# Security of ChaCha compared to AES and Serpent

I'm trying to understand how secure XChaCha20 is in comparison with other ciphers. From what I know, ChaCha is more secure than AES, but less secure than Serpent. My question is how much more "secure" is ChaCha than AES and how much less secure it is than Serpent. If (on a scale of 1 to 10) AES is 5 and Serpent is 10, what would ChaCha be? I think it is around 6~7, but I'm not sure. Also, about how much longer would ChaCha theoretically last under bruteforce of the NSA than AES (assuming no KDF used)? If I encrypt an archive and store it encrypted by ChaCha in the cloud, can I expect it to be more secure than the same archive encrypted by AES? Would it be less secure theoretically than Serpent? Thanks.

I'm looking for the best combo of security and modernism to store files long term in the cloud.

• How do you expect the security of unbroken ciphers to be quantified? Commented Jan 26, 2021 at 2:09
• Serpent has a higher security margin than AES, we all know that. While all of the three ciphers are unbroken, the design of them distinguishes their security margins. Think of how we know AES is stronger than RC4. Commented Jan 26, 2021 at 2:14
• If it's "security margin" you want to use a basis for quantification, then one way to "score" them is to find out how many round each cipher has, and how many rounds have had known attack, and how much time and space does such attack require. Each broken round amounts to an order of magnitude of security, so the score should probably be an index and not a factor. Commented Jan 26, 2021 at 2:18
• @DannyNiu: "number of unbroken rounds" isn't a perfect metric; I would expect that there has been considerably more attempts against AES than, say, Serpent Commented Jan 26, 2021 at 3:32
• "I'm looking for the best combo of security and moderism...:"; that's an odd thing to look for. In cryptography, we generally don't want to use the latest shiny object; we generally prefer things that have been around a long while (and have withstood a number of cryptanalytic attacks). After all, the biggest threat to a cipher is an unknown cryptanalytic approach; the longer something has been out there and studied, the more confidence we have that there is no such approach... Commented Jan 26, 2021 at 4:04

This answer has 2 parts, the 1st on "quantifying" the security of unbroken ciphers, the 2nd on the choice of ciphers for different usage scenarios.

If (on a scale of 1 to 10) AES is 5 and Serpent is 10, what would ChaCha be?

First, you have to quantify their security in order for the scores to be meaningful. The quantification must have a basis, such as "security margin" mentioned in the comments.

This answer does not intend to provide concrete values for the scores or detailed formula, but provide a outline on how it might be calculated.

With "security margin" as quantification metric, we can proceed as follow: Most ciphers operate iteratively in rounds, each round increases the diffusion and confusion of the input - the amount diffusion and confusion obtained in each rounds are usually an order of magnitudes great, so the quantification should be an index rather than a factor.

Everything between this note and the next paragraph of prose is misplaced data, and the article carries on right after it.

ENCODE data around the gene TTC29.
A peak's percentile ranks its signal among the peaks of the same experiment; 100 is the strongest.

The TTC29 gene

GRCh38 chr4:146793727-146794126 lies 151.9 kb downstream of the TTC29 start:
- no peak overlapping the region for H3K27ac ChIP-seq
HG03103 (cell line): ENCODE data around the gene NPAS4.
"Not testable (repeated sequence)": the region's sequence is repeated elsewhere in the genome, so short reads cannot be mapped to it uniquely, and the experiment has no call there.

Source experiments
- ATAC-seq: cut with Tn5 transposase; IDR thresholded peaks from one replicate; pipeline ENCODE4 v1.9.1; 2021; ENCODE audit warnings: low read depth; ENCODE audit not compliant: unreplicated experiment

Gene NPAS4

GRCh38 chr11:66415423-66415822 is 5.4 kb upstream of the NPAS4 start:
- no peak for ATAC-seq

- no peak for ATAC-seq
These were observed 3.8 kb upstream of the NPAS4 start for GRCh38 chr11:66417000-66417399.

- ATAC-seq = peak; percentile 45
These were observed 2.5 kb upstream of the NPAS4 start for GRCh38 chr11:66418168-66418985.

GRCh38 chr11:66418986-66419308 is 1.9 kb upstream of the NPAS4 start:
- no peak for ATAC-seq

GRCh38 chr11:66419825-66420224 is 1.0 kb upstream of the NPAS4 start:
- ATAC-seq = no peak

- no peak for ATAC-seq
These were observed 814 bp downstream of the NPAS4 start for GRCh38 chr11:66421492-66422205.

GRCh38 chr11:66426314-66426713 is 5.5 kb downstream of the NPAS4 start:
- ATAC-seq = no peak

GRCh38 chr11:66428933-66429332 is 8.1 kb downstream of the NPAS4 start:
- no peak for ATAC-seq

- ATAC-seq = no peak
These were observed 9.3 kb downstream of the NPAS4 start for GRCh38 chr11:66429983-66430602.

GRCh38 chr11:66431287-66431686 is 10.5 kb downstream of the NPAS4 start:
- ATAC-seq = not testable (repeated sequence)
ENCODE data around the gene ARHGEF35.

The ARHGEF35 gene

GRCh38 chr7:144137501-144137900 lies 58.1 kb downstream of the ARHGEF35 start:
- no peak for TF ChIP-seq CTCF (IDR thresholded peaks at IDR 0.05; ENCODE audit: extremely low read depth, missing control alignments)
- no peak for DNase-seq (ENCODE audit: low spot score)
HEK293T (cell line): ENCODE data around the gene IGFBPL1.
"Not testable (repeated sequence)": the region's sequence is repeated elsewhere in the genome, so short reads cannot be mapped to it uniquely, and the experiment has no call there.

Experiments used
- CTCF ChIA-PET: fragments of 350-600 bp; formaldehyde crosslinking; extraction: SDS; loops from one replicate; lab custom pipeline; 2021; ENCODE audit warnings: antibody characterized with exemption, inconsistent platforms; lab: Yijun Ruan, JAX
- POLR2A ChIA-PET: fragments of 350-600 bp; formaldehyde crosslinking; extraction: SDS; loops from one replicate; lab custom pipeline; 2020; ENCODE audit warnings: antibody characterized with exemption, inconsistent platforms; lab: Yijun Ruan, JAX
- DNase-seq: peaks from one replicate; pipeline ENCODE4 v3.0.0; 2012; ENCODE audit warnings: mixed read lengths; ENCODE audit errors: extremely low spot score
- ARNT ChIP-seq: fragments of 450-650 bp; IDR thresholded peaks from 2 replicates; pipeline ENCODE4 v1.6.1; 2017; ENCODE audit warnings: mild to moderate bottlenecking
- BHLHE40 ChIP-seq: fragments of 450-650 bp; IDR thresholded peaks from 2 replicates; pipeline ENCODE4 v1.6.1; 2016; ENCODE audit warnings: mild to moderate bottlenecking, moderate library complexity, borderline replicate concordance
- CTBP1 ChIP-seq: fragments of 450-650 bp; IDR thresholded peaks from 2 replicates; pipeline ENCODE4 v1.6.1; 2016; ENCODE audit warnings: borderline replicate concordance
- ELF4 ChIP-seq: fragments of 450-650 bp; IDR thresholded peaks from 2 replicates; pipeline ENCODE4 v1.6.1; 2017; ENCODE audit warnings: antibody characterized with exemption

With these in mind, we can look at

1. $$r$$ the number of rounds each cipher has,

2. $$r_a$$ the number of rounds attacked, and

3. $$w$$ the time-space-query (optionally success probability) tradeoff required for the attack. This is measured in security-in-bits murdered by the attack, divided by bit length of the key.

We get a rough score for the index of security margin of the cipher:

$$r \over {r_a \cdot \log(w + 1)}$$

Because we're considering both the threat and the feasibility of attacks, multiple attacks must be considered for a given cipher to find its final actual minimum score.

I'm looking for ...

This question asks for security at rest of data in the cloud, but others seeing the title of this question may look for something slightly different.

ChaCha is notable for its inclusion as "stand-by cipher" in TLS, as such, the reasoning led to such decision is worth analyzing. We'll reference https://datatracker.ietf.org/doc/html/draft-mcgrew-standby-cipher-00 for this purpose.

The first thing to consider, is, how easy is it to change the cipher?

• For internet transport protocols, changing cipher is as easy as re-connecting to the server and negotiate a new cipher. The biggest burdon is on library implementations to add the support for that cipher.

• For data at rest (in cloud, or offline), it'll be easy for new data to be encrypted with the new cipher. For existing data, we'll have to "trans-cipher" them by first decrypting them with the old cipher and re-encrypting them with the new one - this is a long and slow process with possibility of unexpected failures.

• For hardware devices, changing the cipher will often be impractical without replacing the hardware in entirety.

The 2nd thing, is balance of diversity of paradigm, verses the burdon of supporting multiple algorithms.

The linked IETF draft set out explicitly, that, the stand-by cipher should have a different design than AES. This way, non-generic attacks that're applicable to AES will not be applicable to the new stand-by cipher (and a 2nd stand-by cipher may be sought when such attack to AES is found).

The linked IETF draft also set out, that, in order to lighten the burdon of implementations, only 1 stand-by cipher is to be selected. A clever stratagy for prosumers would be to encrypt files of different importance using different ciphers (and keys of different strength), but this have to be balanced with availability of support of new ciphers in older softwares. Otherwise, most-needed files encrypted with newer algorithms may not be readable using older softwares.